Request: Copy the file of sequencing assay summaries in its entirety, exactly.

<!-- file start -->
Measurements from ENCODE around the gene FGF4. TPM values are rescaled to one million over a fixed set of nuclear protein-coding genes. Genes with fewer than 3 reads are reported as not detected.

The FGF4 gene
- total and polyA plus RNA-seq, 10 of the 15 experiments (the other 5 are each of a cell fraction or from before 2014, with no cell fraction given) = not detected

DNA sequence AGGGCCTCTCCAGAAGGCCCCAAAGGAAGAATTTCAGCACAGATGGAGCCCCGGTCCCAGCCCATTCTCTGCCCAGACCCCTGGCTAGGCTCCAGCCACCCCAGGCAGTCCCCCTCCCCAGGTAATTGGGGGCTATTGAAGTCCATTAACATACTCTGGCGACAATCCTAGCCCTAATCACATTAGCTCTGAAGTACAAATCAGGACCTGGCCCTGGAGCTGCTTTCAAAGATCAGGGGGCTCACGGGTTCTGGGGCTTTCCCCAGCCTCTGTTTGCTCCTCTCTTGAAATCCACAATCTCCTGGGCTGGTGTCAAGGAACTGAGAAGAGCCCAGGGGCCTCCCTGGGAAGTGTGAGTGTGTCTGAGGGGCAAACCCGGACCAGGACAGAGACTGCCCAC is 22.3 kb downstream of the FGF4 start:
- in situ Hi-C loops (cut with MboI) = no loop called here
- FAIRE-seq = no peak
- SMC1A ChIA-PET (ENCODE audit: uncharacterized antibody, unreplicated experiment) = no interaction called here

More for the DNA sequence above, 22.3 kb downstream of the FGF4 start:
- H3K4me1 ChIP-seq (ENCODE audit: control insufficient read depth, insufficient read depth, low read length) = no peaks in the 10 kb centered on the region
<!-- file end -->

Measurements from ENCODE around the gene FGF4. TPM values are rescaled to one million over a fixed set of nuclear protein-coding genes. Genes with fewer than 3 reads are reported as not detected.

The FGF4 gene
- total and polyA plus RNA-seq, 10 of the 15 experiments (the other 5 are each of a cell fraction or from before 2014, with no cell fraction given) = not detected

DNA sequence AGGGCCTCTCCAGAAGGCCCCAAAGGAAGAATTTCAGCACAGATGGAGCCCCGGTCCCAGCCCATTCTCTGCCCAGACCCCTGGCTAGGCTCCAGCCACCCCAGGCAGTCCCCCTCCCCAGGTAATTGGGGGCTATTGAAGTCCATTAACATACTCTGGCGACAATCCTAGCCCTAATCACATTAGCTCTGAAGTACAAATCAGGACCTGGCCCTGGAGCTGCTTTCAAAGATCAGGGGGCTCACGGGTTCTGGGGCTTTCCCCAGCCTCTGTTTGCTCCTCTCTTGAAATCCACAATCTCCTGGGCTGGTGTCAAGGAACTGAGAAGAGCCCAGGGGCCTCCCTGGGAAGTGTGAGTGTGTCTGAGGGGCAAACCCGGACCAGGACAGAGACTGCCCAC is 22.3 kb downstream of the FGF4 start:
- in situ Hi-C loops (cut with MboI) = no loop called here
- FAIRE-seq = no peak
- SMC1A ChIA-PET (ENCODE audit: uncharacterized antibody, unreplicated experiment) = no interaction called here

More for the DNA sequence above, 22.3 kb downstream of the FGF4 start:
- H3K4me1 ChIP-seq (ENCODE audit: control insufficient read depth, insufficient read depth, low read length) = no peaks in the 10 kb centered on the region